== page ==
Red tape is preventing farmers from accessing desperately needed flood recovery grants.

According to figures uncovered by a Cumbrian MP, only a quarter of the total funds promised to farmers across the county and the north of England in the aftermath of last winter’s storms have been paid out.

Following December’s Storm Desmond, the Farming Recovery Fund was set up to provide grants of up to £20,000 for farmers to help them restore damaged agricultural land.

Over £9 million of funding was approved for the scheme, designed to support over 1,000 projects.

However, a Parliamentary question by Lib Dems leader and Cumbrian MP, Tim Farron, has led to the admission by the Defra Farming Minister, George Eustice, that only around a quarter of this total has currently been paid out.

Only 338 farmers have so far received their payments, coming to a total of just £2,306,386.

Applicants have until the end of December 2016 to carry out restoration work and claim for it under the scheme.

Mr Farron said: “Farms across Cumbria and the north of England were devastated by last winter’s floods, which ruined hedges, fences and walls, destroyed drainage systems, and left fields unworkable.”

He added farmers have had to shell out vast sums to make their land fit to use again, and it was shocking that the Government had not pulled its weight in providing support.

“Excessive bureaucracy is preventing farmers accessing the funds they need. The Government must urgently work with farmers to make sure they get the funds they are entitled to.”

Mr Eustice said applicants had until the end of December 2016 to carry out the restoration work and claim their grant, although a small number have requested extensions to that deadline.

He added that the Rural Payments Agency had recently written to all applicants who have not submitted claims with guidance on how to complete the claim form.

Meanwhile the Cumbrian action group formed to help farmers in the wake of one of the county’s deadliest storms has been recognised with a national Award.

The Cumbria Farm Flood Action Group (CFFAG) was given the prestigious Farming Hero of the Year award at a ceremony for the British Farming Awards in Droitwich Spa last week.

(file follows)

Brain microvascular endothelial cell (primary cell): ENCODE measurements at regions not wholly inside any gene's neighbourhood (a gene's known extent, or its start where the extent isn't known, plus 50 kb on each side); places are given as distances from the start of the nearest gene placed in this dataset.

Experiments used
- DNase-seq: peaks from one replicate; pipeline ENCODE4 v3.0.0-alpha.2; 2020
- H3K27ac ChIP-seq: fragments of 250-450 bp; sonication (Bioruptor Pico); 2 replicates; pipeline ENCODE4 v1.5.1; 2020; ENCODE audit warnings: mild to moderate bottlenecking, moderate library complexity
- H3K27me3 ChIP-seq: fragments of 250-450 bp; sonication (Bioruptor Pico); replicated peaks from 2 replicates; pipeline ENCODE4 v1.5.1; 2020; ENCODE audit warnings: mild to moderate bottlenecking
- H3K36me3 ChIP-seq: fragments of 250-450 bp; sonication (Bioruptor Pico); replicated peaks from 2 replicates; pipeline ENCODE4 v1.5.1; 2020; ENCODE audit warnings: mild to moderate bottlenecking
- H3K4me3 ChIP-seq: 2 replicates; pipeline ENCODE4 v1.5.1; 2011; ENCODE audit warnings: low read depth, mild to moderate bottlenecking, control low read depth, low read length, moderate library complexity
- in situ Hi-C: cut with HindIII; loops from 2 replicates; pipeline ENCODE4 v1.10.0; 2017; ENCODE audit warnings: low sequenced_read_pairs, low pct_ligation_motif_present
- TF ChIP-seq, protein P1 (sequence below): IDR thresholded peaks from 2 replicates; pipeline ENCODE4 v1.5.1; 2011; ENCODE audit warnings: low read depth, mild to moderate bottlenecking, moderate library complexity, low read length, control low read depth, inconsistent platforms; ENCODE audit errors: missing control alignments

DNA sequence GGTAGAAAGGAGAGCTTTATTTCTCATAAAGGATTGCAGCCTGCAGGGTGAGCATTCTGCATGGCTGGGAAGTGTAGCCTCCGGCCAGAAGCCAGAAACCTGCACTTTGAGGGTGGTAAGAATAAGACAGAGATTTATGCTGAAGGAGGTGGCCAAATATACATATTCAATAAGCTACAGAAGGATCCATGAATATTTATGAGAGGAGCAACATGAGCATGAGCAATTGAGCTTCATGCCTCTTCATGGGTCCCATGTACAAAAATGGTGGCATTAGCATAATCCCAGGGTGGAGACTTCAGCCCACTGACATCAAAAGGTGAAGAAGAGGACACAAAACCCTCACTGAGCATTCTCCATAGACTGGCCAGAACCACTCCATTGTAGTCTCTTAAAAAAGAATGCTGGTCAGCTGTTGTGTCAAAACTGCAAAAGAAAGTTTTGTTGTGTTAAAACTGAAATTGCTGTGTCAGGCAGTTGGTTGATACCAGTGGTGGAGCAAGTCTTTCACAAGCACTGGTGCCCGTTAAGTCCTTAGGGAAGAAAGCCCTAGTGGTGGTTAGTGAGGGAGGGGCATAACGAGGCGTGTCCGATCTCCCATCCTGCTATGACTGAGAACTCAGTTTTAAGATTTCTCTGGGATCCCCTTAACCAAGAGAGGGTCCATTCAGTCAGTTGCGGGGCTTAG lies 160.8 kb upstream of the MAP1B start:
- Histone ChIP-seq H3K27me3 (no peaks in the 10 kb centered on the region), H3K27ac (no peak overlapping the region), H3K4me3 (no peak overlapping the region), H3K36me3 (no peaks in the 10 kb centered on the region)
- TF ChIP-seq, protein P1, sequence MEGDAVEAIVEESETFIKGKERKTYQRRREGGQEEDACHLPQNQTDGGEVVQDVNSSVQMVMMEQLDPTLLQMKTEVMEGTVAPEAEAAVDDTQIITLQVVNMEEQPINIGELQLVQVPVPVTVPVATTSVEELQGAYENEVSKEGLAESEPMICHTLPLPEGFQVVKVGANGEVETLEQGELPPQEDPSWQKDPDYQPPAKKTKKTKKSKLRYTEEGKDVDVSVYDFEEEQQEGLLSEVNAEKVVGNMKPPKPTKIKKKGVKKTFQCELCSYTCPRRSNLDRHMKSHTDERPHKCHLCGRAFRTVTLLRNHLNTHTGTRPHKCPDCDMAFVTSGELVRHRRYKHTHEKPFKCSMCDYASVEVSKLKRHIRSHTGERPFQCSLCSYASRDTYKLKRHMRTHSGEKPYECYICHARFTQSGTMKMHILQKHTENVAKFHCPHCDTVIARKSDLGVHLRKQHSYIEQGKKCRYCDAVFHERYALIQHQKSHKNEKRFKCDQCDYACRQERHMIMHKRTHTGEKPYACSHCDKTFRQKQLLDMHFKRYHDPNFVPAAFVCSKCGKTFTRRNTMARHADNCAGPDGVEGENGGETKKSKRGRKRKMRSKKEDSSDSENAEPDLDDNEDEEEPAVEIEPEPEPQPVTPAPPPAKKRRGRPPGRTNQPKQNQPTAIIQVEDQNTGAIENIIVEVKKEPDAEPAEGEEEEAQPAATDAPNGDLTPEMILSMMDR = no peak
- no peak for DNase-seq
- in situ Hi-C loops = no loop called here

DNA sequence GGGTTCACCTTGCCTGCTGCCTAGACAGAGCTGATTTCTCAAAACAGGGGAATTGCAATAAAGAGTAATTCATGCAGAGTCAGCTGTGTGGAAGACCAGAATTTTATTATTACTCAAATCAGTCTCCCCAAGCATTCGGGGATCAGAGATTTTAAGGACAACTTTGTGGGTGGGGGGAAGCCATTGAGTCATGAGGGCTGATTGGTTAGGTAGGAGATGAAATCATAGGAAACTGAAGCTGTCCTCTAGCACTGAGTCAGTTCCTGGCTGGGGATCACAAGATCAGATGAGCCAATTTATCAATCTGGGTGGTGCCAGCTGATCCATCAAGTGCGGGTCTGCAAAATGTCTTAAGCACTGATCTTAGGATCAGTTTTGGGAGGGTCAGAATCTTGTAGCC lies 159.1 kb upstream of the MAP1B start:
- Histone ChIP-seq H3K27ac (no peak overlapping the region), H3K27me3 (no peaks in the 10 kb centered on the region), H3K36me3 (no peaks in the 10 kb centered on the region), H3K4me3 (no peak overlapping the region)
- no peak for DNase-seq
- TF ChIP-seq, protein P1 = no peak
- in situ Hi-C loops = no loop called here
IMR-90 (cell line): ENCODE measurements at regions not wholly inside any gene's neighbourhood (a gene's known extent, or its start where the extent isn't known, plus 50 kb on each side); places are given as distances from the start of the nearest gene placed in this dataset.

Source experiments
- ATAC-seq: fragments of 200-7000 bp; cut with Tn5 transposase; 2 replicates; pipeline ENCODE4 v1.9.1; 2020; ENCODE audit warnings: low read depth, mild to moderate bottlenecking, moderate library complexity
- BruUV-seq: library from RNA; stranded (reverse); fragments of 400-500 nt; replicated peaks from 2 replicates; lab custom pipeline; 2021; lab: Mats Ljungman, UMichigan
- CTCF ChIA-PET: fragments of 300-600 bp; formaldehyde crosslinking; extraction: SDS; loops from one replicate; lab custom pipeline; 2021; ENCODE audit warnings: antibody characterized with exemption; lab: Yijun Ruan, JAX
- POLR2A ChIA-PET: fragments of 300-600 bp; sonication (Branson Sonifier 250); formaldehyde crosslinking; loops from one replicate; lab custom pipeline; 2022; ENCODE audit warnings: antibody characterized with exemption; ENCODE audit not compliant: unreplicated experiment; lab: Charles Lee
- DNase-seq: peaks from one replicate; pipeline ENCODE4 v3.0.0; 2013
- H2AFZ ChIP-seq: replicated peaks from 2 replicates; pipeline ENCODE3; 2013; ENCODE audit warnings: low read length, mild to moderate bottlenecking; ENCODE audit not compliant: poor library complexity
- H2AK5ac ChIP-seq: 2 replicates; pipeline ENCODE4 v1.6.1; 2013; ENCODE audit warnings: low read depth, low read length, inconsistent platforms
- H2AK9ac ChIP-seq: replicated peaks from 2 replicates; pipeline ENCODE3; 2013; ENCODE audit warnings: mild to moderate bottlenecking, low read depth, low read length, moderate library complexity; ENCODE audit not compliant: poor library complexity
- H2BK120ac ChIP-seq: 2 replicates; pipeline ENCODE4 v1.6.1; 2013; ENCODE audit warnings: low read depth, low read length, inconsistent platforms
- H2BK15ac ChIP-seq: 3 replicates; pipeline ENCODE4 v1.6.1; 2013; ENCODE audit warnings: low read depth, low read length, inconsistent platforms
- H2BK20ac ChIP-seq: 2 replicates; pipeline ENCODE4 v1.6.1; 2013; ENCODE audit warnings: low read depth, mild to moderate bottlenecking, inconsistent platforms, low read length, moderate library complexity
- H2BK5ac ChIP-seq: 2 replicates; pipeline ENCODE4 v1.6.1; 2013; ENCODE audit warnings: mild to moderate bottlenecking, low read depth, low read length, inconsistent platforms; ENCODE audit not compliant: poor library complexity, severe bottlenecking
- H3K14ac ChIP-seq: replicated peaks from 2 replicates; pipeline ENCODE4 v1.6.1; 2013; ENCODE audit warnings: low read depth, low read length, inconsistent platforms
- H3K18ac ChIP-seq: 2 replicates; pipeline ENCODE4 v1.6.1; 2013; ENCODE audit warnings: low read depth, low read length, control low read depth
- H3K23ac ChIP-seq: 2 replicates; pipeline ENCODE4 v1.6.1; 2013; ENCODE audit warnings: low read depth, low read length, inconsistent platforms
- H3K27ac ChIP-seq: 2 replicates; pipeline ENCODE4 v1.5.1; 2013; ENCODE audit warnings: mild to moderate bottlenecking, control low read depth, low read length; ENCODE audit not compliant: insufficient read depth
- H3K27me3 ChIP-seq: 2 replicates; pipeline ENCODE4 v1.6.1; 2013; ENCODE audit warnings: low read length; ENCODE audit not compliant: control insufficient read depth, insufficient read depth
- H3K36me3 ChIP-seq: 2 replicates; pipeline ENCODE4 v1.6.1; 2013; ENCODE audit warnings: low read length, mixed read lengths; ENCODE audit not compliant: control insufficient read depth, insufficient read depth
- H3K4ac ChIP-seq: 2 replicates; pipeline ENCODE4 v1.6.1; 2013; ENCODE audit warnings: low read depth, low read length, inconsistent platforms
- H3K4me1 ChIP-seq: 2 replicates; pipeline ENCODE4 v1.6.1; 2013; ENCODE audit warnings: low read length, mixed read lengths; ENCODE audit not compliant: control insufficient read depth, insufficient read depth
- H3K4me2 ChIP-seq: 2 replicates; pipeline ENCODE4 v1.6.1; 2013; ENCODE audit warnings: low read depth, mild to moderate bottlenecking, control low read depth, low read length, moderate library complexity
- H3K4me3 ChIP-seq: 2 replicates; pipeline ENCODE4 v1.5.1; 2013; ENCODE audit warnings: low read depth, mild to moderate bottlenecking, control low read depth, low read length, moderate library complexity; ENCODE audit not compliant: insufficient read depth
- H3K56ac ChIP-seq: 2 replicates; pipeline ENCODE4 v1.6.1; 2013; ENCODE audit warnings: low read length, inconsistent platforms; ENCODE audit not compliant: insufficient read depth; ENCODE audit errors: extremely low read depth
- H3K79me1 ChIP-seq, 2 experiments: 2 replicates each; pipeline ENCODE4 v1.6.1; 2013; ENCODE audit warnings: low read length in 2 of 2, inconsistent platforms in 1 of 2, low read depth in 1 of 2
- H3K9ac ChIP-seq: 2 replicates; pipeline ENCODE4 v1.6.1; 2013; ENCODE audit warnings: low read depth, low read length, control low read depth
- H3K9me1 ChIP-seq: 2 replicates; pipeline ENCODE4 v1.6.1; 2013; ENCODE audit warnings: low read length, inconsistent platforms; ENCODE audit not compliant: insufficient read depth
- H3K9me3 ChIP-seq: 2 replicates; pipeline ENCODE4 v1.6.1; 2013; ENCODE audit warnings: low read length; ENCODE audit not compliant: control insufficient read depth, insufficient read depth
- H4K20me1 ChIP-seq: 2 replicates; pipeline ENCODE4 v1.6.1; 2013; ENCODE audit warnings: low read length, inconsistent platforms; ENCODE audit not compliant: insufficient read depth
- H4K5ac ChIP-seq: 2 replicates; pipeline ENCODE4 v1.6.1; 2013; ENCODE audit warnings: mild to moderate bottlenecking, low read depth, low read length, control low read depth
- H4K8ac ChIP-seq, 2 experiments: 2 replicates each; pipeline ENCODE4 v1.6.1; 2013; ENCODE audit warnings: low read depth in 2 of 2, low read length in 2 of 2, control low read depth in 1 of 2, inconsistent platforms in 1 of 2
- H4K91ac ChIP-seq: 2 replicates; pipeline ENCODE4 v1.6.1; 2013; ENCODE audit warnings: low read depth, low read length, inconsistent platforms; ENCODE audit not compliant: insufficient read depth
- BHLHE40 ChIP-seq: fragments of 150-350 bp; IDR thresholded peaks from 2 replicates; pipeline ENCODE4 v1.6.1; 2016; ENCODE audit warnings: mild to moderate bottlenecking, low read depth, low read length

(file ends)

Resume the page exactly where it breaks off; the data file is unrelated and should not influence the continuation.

The group, which is made of a number of organisations including the National Farmers’ Union, Cumbria Agricultural Chaplaincy, the Westmorland Agricultural Society, the Farmers Network, and Cumbria Commoners, was formed in December last year following Storm Desmond which wreaked havoc across the county.

Their support included financial assistance, assessing the damage, lobbying for the Farming Recovery Fund and mobilising tonnes of forage to be delivered to the worst hit areas.

NFU north west regional director, David Hall said: “Storm Desmond hit the farming community hard with many losing stock, fencing and walls. Then there were those who faced the task of clearing thousands of tonnes of gravel from their land.”

Georgina Lamb, is the regional officer for the Royal Agricultural Benevolent Institution (RABI). She said: “Storm Desmond and subsequent flooding led to dark times for many farmers, some of whom are still feeling the effects.

“CFFAG tried to make life a little easier for those hit by directing them to help available and assisting them in accessing support. By pooling all our resources and knowledge, the group was a one stop shop for many.”

Adam Day, managing director for The Farmers Network said: “It’s been a tough road, but the group can be really proud of the results we all achieved by coming together, and it’s capped off by collecting this special award. Farm businesses need our ongoing support during these uncertain times, so I hope this award encourages others to work together to help our rural communities.”

Keswick farming family the Chaplin-Brice’s Low Bridge End Farm was at the centre of a video released to urge the Government to help farms still coping after the floods.

It was made by the NFU to highlight the scale of the problem of one of the worst hit farms in the county. Flood waters obliterated bridges, fences and dry stone walls, and submerged the 50 acre farm’s lowlands. All of the family farm’s fields were eroded, with some left buried under tonnes of gravel.

More than 20 chickens were lost in the flood, and just three of their 20 geese survived. The farm’s 60 breeding ewes, including a variety of Hebridean, Manx, Teeswater, Gotland and Lleyn sheep were moved to another farm, which made the lambing season even more difficult.